A hostile mob is circling Captain James Cook with rocks in their hands. Their determination to turn a heroic figure of the British Enlightenment into an imperialist ogre is building towards a crescendo as the 250th anniversary of the Botany Bay landing approaches. For them the settlement of Australia by a colonial power was a morally reprehensible act that demands a scapegoat. Not content with Cook’s death in 1779 at the hands of Hawaiian natives, they now intend to carry out a second assassination, this time of his character.
The defacing of Captain Cook’s statue in Hyde Park, Sydney, last year forced the intelligentsia to pick sides. Not for the first time, they sided with the vandals. Don Watson wrote in the Monthly: “Leave out two-thirds of the catastrophe that followed his discovery, and it’s still a wonder that Cook’s statue has been defaced just once.”
Stan Grant took exception to the statue’s inscription, saying the claim that Cook discovered this territory was “a damaging myth”. Why the word discovered should cause such anguish is not entirely clear. If Grant was to express delight in discovering, say, the novels of Dostoevsky, it would not amount to a claim that he was the first to read them.
This essay appears in the June edition of Quadrant.
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In some ways the most dispiriting reaction of all came from Lisa Murray who, as the City of Sydney’s official historian, should surely know better than to offer a justification, albeit rhetorical, for a petulant criminal act. In delivering the 2018 Jim Kerr Lecture at the Opera House in April she questioned if the graffiti should have been removed. “Is challenging the dominant historical narrative a legitimate part of the monument’s heritage?” she asked.
Public condemnation of the daubing of the words “Change the date” and “No pride in genocide” was merely a “conservative backlash”, she said. “The debunking of the discovery doctrine still makes waves in this country because it challenges the cultural power of white Australia.”
According to Murray, “The character of Captain Cook has come to symbolise colonisation and dispossession; more so than Arthur Phillip and the First Fleet … Slave traders and representatives of colonial imperialism are equally on the nose in Britain, parts of Europe and America.”
The casual association of Cook with the slave trade damages not just his reputation, but that of the nation. Cook stopped in Africa not to take on slaves but to take on fresh food to combat scurvy. His voyages were used by the British Navy to conduct a controlled experiment on the curative properties of fresh fruit, sauerkraut, vinegar, mustard and other supposed prophylactics. Cook’s crew were under orders to eat everything on their plate. The Endeavour was anything but a slave hulk; the lower decks were kept aired and dried and Cook ensured his men were kept warm and slept well.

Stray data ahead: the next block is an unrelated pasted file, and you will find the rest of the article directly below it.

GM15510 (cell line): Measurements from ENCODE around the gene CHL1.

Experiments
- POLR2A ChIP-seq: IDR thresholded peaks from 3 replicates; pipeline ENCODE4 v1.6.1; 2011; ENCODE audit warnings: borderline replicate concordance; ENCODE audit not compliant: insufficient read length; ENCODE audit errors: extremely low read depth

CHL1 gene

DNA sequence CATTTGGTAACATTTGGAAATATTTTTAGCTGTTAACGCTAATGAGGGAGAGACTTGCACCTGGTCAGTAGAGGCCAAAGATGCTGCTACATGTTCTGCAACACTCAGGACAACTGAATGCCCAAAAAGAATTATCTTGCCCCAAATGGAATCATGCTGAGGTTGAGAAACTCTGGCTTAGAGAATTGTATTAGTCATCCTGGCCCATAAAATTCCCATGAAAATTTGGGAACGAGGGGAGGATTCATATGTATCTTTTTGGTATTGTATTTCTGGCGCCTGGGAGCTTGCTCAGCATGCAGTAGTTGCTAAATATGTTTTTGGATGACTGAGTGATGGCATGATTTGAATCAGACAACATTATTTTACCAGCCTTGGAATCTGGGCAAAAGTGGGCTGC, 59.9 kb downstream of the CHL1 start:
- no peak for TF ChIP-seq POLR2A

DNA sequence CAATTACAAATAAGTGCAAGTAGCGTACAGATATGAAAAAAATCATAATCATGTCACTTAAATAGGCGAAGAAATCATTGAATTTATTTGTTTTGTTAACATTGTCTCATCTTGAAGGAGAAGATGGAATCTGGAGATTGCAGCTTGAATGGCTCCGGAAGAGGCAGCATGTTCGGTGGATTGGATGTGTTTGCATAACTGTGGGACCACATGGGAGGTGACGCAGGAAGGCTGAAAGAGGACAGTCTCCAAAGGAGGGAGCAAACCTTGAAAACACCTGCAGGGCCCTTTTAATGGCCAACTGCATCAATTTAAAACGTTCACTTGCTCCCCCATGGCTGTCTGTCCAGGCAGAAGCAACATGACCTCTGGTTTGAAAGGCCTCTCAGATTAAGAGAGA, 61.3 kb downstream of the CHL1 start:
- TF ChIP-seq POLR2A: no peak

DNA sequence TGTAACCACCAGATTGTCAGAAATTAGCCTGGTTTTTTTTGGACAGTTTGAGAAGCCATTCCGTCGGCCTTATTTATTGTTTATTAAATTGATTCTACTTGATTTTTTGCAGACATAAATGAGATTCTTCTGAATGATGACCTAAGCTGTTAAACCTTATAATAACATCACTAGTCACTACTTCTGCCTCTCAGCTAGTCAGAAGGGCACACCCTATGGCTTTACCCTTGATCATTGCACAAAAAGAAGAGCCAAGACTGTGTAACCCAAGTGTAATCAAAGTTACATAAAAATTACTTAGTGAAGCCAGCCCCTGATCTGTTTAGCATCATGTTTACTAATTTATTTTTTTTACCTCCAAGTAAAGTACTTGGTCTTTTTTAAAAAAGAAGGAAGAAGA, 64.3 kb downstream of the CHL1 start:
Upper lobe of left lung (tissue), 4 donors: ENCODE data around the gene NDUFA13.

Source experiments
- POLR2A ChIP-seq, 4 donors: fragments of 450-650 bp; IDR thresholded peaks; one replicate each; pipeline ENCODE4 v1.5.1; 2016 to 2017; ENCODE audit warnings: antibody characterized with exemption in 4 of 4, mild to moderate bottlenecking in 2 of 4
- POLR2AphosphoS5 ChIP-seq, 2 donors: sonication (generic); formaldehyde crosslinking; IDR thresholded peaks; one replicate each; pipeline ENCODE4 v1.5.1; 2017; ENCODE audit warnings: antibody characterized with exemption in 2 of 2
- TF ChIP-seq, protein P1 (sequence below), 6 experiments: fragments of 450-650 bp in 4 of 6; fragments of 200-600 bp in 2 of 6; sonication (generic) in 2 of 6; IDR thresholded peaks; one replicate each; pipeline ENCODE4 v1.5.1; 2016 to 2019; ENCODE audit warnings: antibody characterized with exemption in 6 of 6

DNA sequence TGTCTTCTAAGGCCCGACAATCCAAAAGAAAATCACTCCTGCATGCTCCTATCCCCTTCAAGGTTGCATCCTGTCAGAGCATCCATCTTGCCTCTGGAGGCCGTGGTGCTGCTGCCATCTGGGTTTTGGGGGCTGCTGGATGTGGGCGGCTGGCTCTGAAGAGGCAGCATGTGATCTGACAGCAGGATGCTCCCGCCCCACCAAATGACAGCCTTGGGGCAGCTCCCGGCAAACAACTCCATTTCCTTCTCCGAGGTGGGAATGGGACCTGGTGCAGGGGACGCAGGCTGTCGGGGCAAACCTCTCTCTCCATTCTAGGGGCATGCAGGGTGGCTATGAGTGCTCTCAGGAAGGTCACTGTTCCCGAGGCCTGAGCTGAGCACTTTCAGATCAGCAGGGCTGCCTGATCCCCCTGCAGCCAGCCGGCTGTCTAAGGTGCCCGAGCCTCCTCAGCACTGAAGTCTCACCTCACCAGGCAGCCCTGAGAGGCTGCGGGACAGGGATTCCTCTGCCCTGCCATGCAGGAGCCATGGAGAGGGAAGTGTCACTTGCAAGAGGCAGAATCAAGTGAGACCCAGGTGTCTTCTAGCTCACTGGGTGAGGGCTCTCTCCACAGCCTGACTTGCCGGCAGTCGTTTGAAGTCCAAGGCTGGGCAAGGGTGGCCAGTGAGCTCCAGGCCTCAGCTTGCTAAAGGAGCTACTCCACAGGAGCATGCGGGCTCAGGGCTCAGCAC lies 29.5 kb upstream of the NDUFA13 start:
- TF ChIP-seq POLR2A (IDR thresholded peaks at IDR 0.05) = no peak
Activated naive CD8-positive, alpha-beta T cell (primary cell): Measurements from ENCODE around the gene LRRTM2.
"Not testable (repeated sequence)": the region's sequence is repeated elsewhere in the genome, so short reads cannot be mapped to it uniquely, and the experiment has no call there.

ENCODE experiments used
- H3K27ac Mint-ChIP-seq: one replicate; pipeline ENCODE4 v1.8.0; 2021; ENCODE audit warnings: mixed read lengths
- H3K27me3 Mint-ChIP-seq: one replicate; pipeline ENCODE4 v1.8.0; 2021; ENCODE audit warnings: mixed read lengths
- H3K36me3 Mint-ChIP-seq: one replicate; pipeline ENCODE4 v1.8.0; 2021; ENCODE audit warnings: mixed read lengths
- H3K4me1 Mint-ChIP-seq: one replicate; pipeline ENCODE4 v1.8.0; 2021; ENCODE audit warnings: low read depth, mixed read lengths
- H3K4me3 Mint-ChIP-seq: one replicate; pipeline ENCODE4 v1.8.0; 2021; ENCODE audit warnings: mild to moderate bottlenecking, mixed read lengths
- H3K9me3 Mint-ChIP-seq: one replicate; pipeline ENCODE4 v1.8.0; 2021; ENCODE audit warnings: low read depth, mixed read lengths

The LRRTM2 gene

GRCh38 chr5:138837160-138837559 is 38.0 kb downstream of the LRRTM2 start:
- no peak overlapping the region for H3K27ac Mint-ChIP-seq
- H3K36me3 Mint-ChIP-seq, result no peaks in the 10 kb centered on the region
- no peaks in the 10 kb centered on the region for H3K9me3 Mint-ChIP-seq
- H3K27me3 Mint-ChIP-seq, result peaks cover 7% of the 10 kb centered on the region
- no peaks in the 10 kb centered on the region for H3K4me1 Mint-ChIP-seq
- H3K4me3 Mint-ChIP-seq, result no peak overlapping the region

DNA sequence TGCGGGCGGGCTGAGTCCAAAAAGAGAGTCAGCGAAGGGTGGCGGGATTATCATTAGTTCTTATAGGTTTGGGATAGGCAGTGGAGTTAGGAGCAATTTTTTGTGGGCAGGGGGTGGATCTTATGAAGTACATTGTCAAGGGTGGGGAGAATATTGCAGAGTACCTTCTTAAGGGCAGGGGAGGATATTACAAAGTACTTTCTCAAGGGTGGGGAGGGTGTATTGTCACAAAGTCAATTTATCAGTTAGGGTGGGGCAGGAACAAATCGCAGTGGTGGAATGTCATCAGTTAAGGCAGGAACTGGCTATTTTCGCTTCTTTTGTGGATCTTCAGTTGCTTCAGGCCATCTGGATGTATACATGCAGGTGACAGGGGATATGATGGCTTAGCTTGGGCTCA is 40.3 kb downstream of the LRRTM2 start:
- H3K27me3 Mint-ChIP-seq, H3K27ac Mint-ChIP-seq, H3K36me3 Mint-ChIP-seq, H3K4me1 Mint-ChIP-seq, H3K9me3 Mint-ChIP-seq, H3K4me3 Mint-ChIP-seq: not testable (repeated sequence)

The true purpose of Cook’s expedition is revealed in the Endeavour’s passenger manifest. Cook’s companions on the upper deck were two lieutenants, six midshipmen, a master, a boatswain, two quartermasters, a carpenter, a sailmaker, a gunner, a cook, a surgeon and a marine. They had the arms to defend themselves, but Cook was clearly not preparing for a military offensive.
He found room for an astronomer, three naturalists and two artists. There was no chaplain, however, and most definitely no missionaries. He was setting out on a voyage not to preach but to learn. Cook felt no need for God’s explicit blessing; he would survive on his own reason, aided by the most sophisticated navigation of his day.
The foundational narrative for settled Australia matters, because from that, everything else flows. The intentions of the pioneering settlers determined the nation we are; it either encourages shame or enables pride; feelings of disgust or feelings of respect. It decides whether our institutions should be maintained or torn down; if we should carry on as we have been, or make a sharp turn of course.
Defending Cook’s good name is a vital task to which the federal government is lending modest support. Treasurer Scott Morrison’s pledge of $3 million towards a $50 million project to build a Captain Cook centre at Kurnell may be small change compared to the 1988 Bicentenary or the 2001 Centenary of Federation. That, however, may be no bad thing, for we know from bitter experience that cultural investment can be effortlessly plundered by the intellectual establishment. Since their survival depends on public funds, they have become experts in grant applications and stacking boards.
If Cook’s reputation survives the year intact, it will be by popular acclaim, not government investment. Those who despair at the progressives’ cultural advances need not despair; a nation’s history is determined by its people, not just its intellectuals.